Thursday, July 10, 2008

Congress Cowers, Endorses Illegal Spying

Years of intentional deception and illegal actions from the White House were ignored and then embraced as good policy by the U.S. Congress with the passage yesterday of the FISA legislation. Unchecked power from the Executive branch of government continues to grow - at the expense of all else.

The fact remains - immunity was given to illegal acts though few knew what violations had been made.

The deception and the misinformation were clearly presented to members of the Senate by Senator Russ Feingold:

"Mr. President, it could not be clearer that this program broke the law, and this President broke the law. Not only that, but this administration affirmatively misled Congress and the American people about it for years before it finally became public. So if we are going to go back and discuss these issues that I thought had long since been put to rest, let’s cover the full history.

Here is the part of the story that some seem to have forgotten. In January 2005, eleven months before the New York Times broke the story of the illegal wiretapping program, I asked then-White House Counsel Alberto Gonzales at his confirmation hearing to be Attorney General whether the President had the power to authorize warrantless wiretaps in violation of the criminal law. Neither I nor the vast majority of my colleagues knew it then, but the President had authorized the NSA program three years before, and Mr. Gonzales was directly involved in that issue as White House Counsel. At his confirmation hearing, he first tried to dismiss my question as “hypothetical.” He then testified that “it’s not the policy or the agenda of this President to authorize actions that would be in contravention of our criminal statutes.”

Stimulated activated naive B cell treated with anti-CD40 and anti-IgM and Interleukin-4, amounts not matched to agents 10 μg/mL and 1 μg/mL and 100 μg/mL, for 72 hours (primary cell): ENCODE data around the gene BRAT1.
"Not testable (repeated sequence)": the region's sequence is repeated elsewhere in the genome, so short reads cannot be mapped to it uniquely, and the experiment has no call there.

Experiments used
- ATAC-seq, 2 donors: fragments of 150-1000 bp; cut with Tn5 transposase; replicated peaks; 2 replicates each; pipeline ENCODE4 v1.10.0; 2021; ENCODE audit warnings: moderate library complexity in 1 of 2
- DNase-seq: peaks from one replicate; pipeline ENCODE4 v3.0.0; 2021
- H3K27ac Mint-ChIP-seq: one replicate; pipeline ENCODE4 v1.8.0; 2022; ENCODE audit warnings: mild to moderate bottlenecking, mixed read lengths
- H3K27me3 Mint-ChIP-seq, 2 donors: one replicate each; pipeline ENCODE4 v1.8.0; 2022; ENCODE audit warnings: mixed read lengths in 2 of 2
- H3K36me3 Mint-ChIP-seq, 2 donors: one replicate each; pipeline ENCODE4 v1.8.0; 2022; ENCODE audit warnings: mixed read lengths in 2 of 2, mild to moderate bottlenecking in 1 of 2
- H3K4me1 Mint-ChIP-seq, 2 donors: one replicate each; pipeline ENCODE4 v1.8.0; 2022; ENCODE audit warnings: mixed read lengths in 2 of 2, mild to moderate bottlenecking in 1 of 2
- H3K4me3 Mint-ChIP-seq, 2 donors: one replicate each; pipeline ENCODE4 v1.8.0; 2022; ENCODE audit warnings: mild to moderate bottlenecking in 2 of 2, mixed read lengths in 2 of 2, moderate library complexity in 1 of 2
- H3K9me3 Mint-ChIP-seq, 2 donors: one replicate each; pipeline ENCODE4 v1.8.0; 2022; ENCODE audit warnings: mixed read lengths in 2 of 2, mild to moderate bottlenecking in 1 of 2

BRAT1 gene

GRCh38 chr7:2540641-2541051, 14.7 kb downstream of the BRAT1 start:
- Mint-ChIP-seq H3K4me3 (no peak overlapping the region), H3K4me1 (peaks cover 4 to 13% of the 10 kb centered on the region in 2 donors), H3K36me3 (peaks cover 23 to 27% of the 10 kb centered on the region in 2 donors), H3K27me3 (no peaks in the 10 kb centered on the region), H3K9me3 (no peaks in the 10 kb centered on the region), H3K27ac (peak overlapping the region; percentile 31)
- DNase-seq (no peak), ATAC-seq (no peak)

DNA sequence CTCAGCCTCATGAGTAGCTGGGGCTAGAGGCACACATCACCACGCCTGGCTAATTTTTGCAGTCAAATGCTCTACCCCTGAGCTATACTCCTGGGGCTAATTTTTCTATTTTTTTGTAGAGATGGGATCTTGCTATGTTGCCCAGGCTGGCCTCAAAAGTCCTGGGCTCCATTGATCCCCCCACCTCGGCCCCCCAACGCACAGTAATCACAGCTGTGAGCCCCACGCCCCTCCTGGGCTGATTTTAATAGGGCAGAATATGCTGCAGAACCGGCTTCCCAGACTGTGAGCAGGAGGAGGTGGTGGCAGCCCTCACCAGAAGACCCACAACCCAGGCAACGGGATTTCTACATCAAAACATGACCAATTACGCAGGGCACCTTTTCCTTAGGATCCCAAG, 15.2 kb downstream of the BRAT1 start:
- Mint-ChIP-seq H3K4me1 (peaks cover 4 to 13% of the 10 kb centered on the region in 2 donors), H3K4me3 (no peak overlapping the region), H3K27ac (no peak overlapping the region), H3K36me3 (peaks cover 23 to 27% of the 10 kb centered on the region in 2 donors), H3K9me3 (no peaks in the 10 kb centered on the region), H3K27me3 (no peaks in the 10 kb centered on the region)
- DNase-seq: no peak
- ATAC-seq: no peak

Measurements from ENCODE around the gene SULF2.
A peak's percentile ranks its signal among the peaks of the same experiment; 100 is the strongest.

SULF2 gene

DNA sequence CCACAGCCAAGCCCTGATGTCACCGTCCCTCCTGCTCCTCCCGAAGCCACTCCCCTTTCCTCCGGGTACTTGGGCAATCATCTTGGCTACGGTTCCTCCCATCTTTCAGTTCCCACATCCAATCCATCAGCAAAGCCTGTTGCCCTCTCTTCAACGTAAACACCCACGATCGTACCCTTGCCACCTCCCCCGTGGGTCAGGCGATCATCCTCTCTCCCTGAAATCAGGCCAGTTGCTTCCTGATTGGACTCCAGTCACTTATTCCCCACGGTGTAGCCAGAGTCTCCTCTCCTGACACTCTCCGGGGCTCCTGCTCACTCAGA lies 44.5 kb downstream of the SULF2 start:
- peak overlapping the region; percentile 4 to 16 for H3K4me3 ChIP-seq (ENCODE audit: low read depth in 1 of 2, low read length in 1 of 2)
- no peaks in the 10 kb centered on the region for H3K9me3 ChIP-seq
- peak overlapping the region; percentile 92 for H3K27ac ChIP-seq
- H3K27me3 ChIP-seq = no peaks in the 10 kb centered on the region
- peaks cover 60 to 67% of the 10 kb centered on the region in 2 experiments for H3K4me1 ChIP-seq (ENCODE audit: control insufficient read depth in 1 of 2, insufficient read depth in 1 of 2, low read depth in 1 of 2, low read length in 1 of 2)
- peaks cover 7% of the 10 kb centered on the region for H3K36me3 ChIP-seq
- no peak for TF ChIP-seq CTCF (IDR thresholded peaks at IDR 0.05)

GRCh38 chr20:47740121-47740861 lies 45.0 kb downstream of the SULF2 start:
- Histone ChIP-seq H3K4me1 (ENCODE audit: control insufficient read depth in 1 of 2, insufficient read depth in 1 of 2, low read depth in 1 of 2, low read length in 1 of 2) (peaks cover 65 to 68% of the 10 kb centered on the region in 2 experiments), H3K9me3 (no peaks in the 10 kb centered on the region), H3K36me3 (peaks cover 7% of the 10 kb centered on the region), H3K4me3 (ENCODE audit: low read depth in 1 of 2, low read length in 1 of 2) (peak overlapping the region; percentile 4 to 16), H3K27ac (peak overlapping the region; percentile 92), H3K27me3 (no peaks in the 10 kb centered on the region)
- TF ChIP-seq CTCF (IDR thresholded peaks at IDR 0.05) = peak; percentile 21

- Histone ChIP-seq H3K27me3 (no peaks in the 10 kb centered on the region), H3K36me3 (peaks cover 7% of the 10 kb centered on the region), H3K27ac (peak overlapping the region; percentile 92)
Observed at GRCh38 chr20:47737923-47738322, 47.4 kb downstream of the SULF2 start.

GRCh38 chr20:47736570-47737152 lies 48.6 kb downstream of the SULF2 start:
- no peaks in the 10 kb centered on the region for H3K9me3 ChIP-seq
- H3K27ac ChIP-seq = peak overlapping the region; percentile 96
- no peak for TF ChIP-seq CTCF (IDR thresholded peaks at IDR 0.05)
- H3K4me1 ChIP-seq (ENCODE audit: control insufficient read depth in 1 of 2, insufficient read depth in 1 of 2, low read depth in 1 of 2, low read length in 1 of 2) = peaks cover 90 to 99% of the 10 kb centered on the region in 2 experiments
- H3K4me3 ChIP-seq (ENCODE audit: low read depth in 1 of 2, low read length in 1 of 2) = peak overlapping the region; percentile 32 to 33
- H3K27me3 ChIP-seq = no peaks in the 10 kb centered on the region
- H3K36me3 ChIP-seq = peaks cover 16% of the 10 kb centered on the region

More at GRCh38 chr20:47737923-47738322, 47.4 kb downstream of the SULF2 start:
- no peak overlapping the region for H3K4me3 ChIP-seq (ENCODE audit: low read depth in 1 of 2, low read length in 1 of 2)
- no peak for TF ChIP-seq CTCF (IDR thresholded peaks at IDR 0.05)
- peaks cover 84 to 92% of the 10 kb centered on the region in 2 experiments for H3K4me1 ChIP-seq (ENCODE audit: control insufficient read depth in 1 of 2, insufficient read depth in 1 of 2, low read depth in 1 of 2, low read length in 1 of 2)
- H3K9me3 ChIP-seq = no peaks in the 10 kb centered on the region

Well, Mr. President, the President’s wiretapping program was in direct contravention of our criminal statutes. Mr. Gonzales knew that, but he wanted the Senate and the American people to think that the President had not acted on the extreme legal theory that the President has the power as Commander in Chief to disobey the criminal laws of this country.

The President, too, misled Congress and the American public. In 2004 and 2005, when Congress was considering the reauthorization of the USA Patriot Act, the President went out of his way to assure us that his administration was getting court orders for wiretaps, all the while knowing full well that his warrantless wiretapping program was ongoing.


"Mr. President, I sit on the Intelligence and Judiciary Committees, and I am one of the few members of this body who has been fully briefed on the warrantless wiretapping program. And, based on what I know, I can promise that if more information is declassified about the program in the future, as is likely to happen either due to the Inspector General report, the election of a new President, or simply the passage of time, members of this body will regret that we passed this legislation. I am also familiar with the collection activities that have been conducted under the Protect America Act and will continue under this bill. I invite any of my colleagues who wish to know more about those activities to come speak to me in a classified setting. Publicly, all I can say is that I have serious concerns about how those activities may have impacted the civil liberties of Americans. If we grant these new powers to the government and the effects become known to the American people, we will realize what a mistake it was, of that I am sure."

His complete comments from the floor can be read here.


No comments:

Post a Comment